Helping telcos hit the ground running

Mathias Prussing
22 Nov 2010

Establishing bilateral roaming agreements with every operator a telco wants in its footprint is costly and resource-intensive. An operator has to negotiate each deal on a relationship-by-relationship basis and may end up with thousands of roaming agreements and a mesh of signaling connections.

Each time a new technology, such as GPRS/3G/data, is introduced, more resource-intensive tasks must be carried out with each existing roaming partner. The administrative and operational costs add up as each new destination has to be tested and implemented.

All this makes the bilateral method of achieving a roaming footprint no longer viable. Moving to a hub or exchange model is now the accepted way for smaller operators to grow fast. Through a single agreement and an almost plug-and-play solution an operator can have many roaming partners from the outset of operations. The benefits also can stretch to the bigger players.

By outsourcing their less important roaming destinations to a hub, major operators can focus on the most profitable, high traffic roaming destinations and cut operational costs.

"The principle drivers for operators to join hubs is to reduce opex and capex, to fill in gaps in coverage and form part of a broader outsourcing strategy," Informa's Paul Lambert said in a recent report on the topic.

For small operators and new entrants, he said hubs may potentially facilitate prepaid and data roaming easier than bilateral relationships.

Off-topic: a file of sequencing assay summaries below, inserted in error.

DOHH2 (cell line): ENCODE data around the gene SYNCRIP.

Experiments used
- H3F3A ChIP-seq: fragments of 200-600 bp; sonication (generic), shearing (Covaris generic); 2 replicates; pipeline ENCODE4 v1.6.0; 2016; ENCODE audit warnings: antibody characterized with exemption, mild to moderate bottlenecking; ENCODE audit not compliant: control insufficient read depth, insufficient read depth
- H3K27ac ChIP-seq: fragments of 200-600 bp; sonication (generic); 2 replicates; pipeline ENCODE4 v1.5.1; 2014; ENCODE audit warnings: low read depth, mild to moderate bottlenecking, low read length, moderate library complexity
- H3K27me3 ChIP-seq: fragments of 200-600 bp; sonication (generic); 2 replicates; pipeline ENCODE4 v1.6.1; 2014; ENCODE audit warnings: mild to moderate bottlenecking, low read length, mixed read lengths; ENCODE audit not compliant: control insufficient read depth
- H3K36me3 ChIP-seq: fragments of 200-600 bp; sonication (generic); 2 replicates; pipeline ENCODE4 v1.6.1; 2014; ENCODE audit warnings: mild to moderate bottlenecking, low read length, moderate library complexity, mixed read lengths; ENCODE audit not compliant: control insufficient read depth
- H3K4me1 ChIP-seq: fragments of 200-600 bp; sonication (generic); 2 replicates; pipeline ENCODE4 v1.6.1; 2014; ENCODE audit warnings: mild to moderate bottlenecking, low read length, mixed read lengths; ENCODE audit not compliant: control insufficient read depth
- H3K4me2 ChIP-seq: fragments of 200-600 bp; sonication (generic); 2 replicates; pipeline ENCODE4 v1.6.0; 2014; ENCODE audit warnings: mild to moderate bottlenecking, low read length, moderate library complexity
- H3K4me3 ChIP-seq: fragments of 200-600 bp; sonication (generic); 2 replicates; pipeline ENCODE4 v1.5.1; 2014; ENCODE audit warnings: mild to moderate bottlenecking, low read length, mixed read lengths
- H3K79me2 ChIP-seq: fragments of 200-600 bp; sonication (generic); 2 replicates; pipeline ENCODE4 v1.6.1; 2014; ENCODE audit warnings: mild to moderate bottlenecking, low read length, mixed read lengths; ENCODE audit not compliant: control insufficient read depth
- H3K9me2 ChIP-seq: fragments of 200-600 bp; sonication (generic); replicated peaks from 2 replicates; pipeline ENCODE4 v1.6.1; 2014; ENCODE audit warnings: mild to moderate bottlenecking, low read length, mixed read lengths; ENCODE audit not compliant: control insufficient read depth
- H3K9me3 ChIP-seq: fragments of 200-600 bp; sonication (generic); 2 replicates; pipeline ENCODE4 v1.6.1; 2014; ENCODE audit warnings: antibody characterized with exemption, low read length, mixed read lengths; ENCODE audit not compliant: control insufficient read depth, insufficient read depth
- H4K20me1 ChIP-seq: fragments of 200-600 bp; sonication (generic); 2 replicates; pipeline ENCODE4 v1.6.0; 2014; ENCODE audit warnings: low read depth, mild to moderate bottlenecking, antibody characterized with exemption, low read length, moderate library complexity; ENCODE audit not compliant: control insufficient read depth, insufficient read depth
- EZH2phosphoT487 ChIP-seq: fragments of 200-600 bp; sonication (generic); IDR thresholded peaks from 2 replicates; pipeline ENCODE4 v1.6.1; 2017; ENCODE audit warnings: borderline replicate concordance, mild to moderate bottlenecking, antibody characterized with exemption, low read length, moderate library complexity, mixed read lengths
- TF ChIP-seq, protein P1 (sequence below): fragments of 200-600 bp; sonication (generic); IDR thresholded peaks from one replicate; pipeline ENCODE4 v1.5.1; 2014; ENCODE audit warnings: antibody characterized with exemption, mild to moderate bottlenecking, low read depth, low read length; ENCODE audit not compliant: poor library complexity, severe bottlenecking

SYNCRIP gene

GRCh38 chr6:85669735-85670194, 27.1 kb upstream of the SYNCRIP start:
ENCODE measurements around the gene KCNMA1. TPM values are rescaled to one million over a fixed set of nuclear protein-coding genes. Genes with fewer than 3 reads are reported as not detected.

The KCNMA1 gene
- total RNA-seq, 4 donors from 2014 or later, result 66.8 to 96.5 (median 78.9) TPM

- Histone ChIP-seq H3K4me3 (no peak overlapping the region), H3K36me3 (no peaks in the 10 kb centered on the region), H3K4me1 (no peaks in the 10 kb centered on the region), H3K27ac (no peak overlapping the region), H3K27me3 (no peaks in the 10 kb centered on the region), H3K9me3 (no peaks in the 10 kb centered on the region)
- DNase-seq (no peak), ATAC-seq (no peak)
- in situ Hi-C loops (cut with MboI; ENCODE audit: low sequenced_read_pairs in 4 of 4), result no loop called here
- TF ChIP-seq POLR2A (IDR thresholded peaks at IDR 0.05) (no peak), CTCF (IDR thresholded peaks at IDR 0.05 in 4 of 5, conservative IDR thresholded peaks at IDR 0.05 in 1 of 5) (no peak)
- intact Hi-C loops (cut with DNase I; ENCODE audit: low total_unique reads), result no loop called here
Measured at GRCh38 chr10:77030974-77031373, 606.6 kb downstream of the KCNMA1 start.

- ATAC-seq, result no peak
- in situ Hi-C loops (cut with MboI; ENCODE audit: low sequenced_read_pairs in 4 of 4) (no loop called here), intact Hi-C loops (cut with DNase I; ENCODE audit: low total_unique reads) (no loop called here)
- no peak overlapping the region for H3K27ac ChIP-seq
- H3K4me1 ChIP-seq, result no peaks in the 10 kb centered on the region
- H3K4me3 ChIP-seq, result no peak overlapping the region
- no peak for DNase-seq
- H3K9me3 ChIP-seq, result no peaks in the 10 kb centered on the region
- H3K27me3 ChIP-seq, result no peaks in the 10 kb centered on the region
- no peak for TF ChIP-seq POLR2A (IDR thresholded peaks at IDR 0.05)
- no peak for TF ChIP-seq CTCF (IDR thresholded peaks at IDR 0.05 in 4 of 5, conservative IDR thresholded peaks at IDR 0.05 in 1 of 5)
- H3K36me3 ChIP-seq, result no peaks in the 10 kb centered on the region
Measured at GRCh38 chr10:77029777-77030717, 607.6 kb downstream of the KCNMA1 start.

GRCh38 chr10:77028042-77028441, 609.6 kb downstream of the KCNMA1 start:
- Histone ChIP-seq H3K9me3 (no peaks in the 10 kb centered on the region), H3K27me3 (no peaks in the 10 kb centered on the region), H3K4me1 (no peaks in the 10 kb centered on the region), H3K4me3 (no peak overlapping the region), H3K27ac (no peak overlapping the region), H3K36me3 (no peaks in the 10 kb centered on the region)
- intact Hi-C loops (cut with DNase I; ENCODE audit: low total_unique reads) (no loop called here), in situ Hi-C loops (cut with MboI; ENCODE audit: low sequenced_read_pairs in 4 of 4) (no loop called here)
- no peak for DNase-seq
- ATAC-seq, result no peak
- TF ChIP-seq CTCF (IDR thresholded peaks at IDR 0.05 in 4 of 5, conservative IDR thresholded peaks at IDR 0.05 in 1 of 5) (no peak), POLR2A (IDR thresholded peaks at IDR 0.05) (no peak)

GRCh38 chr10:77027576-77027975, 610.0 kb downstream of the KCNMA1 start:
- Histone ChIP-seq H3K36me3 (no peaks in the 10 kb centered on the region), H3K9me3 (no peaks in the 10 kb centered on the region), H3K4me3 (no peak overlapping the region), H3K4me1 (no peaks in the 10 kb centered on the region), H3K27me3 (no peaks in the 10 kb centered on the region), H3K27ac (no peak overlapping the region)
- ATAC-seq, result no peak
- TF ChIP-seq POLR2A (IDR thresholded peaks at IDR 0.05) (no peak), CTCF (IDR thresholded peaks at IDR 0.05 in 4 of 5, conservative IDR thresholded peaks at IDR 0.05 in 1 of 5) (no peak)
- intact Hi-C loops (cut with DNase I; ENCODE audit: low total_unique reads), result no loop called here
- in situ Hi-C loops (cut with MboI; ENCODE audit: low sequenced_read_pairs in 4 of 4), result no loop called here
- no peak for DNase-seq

He pointed out two key challenges. "One is operational ?getting roaming connections in place as easily and as quickly as possible; the other is financial ?increasing roaming revenues, or stemming their decline at the very least. The big opportunity for hubbing providers is to show operators that they can easily and quickly connect their customers onto hubs so that they can grow their roaming revenues."

In some cases hubbing services are being provided by mobile operators themselves, and some hubbing providers are even establishing peering agreements with other hub providers so that when an operator signs a relation with one hub provider, it effectively establishes an agreement with two and gains a roaming footprint the size of both roaming hub providers' communities combined.

An Informa report on mobile roaming notes that 472 operators signed up to hubs, equivalent to 61% of the total number of network operators worldwide."

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